Erik Stone says he isn't trying to put the cart in front of the horse. He's just trying to help teachers be ready in case the Trump administration succeeds in arming more teachers in classrooms.

Stone, a National Rifle Association-certified handgun instructor, decided to offer a free concealed-carry handgun class for Teller County teachers after the Feb. 14 shootings killed 17 people at Marjory Stoneman Douglas High School in Parkland, Fla.

"My thought was if educators wanted to pursue that level of training, I can help them with the first step," he said.

He said 75 percent of his class slots are filled.

"There's been a strong response that reflects the population we have - a place where people value the right to self-defense and the Second Amendment," Stone said.

The training will be held Sunday in Teller County.

Stone's wife is a school teacher, and he has a student at Woodland Park High School, one of several schools in the Pikes Peak region that has had a credible threat issued against it since the Florida shooting.

The Woodland Park threat was credible enough that the district called for all of its schools to be closed Wednesday, the specific day cited in a graffiti threat in a girl's bathroom at the high school.

Neither of Teller County's two public school districts allow teachers or other staff to carry concealed handguns on their campuses.

"We haven't even talked about it," said Stacy Schubloom, spokeswoman for Woodland Park School District RE-2. "We've had so much going on this week, and we're in the middle of a new superintendent search, so we haven't discussed that as of yet."

In Colorado, that decision has to be made by the elected school board members. Under current law, only security guards can be armed on school grounds, but school districts can designate employees, such as teachers, as security guards.

It could become easier if President Donald Trump's idea to arm teachers advances.

The board of Cripple Creek-Victor School District RE-1 has discussed the issue.

But, said Superintendent Les Lindauer, "It's not at any level that we could say it's being planned. There are concerns with both staff and the school board."

The small mountain district of 367 students is considering adding a second armed school resource officer and has decided to fortify the main entrances to school buildings to better control access, he said.

Although the district has had "very few" threats, he said, "at the same time, we do have students we have some concerns about."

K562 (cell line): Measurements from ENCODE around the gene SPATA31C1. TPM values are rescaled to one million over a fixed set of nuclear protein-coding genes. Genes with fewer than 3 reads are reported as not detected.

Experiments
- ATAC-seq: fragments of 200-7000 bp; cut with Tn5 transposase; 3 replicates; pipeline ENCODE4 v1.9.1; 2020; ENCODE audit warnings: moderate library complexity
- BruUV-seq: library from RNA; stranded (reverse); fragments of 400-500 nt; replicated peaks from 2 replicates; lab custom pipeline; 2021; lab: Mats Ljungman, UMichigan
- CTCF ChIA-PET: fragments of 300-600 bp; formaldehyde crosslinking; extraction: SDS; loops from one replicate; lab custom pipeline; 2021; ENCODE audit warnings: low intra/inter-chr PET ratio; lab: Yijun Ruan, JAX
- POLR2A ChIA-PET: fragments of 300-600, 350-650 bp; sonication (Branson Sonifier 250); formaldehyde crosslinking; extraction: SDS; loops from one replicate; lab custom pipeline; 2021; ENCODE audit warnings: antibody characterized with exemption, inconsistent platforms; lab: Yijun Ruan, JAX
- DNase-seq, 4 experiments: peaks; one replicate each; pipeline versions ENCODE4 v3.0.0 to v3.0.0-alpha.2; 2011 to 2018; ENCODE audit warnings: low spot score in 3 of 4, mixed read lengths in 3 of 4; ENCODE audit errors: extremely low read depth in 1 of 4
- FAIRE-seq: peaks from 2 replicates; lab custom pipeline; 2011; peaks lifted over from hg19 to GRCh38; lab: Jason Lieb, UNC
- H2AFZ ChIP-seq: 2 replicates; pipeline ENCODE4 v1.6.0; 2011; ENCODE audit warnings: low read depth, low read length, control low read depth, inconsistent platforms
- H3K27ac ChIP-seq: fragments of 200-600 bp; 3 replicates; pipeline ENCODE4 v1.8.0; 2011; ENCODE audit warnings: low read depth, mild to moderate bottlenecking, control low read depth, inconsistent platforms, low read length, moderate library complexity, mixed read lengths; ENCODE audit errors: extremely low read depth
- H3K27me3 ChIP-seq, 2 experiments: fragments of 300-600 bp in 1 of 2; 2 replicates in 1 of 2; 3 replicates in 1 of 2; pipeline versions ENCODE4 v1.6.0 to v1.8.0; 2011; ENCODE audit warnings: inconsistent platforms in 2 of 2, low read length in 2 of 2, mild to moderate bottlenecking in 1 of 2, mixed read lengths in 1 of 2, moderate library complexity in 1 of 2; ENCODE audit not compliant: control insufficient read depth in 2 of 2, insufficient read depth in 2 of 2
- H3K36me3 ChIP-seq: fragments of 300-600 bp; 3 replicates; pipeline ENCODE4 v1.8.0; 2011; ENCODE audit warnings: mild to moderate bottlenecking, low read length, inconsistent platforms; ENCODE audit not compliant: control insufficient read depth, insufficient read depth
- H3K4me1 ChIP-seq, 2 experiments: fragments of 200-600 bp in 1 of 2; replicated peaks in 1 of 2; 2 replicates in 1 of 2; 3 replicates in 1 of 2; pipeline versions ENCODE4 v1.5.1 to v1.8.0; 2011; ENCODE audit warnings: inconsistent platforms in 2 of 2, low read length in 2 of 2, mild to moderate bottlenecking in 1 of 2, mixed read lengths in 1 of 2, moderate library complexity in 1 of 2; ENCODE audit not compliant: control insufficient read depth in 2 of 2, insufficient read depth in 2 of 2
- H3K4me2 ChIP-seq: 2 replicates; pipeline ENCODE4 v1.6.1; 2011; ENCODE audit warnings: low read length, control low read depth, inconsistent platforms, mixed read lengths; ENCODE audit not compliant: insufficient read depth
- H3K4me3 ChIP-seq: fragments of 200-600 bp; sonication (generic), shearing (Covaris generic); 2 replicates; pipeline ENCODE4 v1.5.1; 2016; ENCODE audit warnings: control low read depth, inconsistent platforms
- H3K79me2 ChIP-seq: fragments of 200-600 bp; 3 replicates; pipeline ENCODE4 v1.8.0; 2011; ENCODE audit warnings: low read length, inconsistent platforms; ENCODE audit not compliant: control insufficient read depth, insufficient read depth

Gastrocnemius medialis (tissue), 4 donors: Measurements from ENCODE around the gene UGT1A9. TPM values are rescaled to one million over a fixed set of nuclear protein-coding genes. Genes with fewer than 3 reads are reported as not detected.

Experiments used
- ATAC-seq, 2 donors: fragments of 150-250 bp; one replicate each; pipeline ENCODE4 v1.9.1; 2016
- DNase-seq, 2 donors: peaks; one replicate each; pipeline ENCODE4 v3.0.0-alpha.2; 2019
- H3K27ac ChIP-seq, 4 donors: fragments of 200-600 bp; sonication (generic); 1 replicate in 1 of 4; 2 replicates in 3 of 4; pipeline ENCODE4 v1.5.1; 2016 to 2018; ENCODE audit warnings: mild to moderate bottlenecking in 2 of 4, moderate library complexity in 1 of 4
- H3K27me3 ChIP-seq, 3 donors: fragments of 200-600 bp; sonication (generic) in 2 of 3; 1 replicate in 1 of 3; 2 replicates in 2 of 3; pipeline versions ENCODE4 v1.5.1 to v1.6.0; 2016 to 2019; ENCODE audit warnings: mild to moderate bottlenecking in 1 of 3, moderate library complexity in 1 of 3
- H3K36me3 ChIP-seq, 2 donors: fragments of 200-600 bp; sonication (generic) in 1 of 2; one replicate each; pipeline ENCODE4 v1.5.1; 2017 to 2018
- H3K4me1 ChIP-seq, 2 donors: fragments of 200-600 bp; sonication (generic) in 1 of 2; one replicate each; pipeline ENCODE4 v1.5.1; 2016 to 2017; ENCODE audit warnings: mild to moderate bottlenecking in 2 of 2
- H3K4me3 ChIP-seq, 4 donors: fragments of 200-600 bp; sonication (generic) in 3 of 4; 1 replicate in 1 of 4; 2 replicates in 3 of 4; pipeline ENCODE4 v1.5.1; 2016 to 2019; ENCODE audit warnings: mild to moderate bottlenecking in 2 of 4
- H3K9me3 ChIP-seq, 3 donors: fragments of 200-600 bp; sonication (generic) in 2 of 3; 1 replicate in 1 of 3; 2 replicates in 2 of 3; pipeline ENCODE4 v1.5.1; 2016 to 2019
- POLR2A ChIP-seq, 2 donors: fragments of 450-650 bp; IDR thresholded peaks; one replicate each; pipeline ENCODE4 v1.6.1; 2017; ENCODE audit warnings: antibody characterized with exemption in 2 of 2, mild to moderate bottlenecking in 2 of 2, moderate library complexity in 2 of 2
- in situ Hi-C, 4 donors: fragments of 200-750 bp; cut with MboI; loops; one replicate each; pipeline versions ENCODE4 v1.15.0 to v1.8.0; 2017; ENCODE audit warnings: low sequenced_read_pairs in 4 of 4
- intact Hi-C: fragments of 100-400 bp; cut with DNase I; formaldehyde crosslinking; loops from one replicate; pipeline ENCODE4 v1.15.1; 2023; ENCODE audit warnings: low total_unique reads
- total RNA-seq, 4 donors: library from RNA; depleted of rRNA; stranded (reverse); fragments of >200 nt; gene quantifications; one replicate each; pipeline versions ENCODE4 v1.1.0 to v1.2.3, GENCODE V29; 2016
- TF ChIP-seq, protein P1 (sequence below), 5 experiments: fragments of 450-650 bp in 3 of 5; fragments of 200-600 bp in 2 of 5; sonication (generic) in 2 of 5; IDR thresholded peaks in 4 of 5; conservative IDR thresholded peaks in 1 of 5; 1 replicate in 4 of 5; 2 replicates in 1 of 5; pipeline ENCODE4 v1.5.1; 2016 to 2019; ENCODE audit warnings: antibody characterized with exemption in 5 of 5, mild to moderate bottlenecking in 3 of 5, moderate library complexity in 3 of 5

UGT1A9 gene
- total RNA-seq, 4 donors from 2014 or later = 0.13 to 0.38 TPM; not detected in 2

Lindauer said he's meeting next week with the Cripple Creek mayor and police chief to further discuss school safety. "It's a topic we're focusing on."

A concealed carry handgun permit is a prerequisite for further training, which is required by school districts that allow teachers to carry on school grounds.

The program, for example, trained 17 educators last year in an advanced, intensive course on how to respond to active shooter situations. This year, 50 educators have signed up for the training, which is funded by donations, said Executive Director Laura Carno.

"It's the ticket to play," she said of the permit. "You can't carry without a permit, and you need a permit to get into our classes."

Of the state's 178 public school districts, the program has worked with 15, with another 10 districts rumored to have armed teachers and other staff, Carno said.

"A lot of districts keep it quiet, so it's a hard number to nail down," she said.

Hanover School District 28 is the only Pikes Peak region district to allow teachers and other staff to be designated as security guards and thus allowed to carry concealed handguns.

About 6 percent of Coloradans hold concealed carry permits, Carno said.

"It's not surprising teachers would be part of that," she said.

Teller County has issued 2,590 of the permits, said Carolyn Davis, concealed carry coordinator at the Sheriff's Office.

"It's stayed steady for the past few years," she said. "I've had people pretty consistently asking for permits since last October, which is typical for the end of the year."

Stone, the county's Republican Party chairman, said the class he's offering "is not the solution for school security" but is a good start for educators interested in more training.

"Teachers would be the last line of defense, as part of a greater security plan to have a secure perimeter and locked doors," he said. "There needs to be something more than just hide and shield the children in the school with your body. We've seen what that does; it results unfortunately in tragedy."

Under Colorado law, a concealed carry permit enables a teacher or other employee to have a concealed firearm on school property if it's in a locked compartment inside a locked vehicle, Stone said.

For more information on his class, visit


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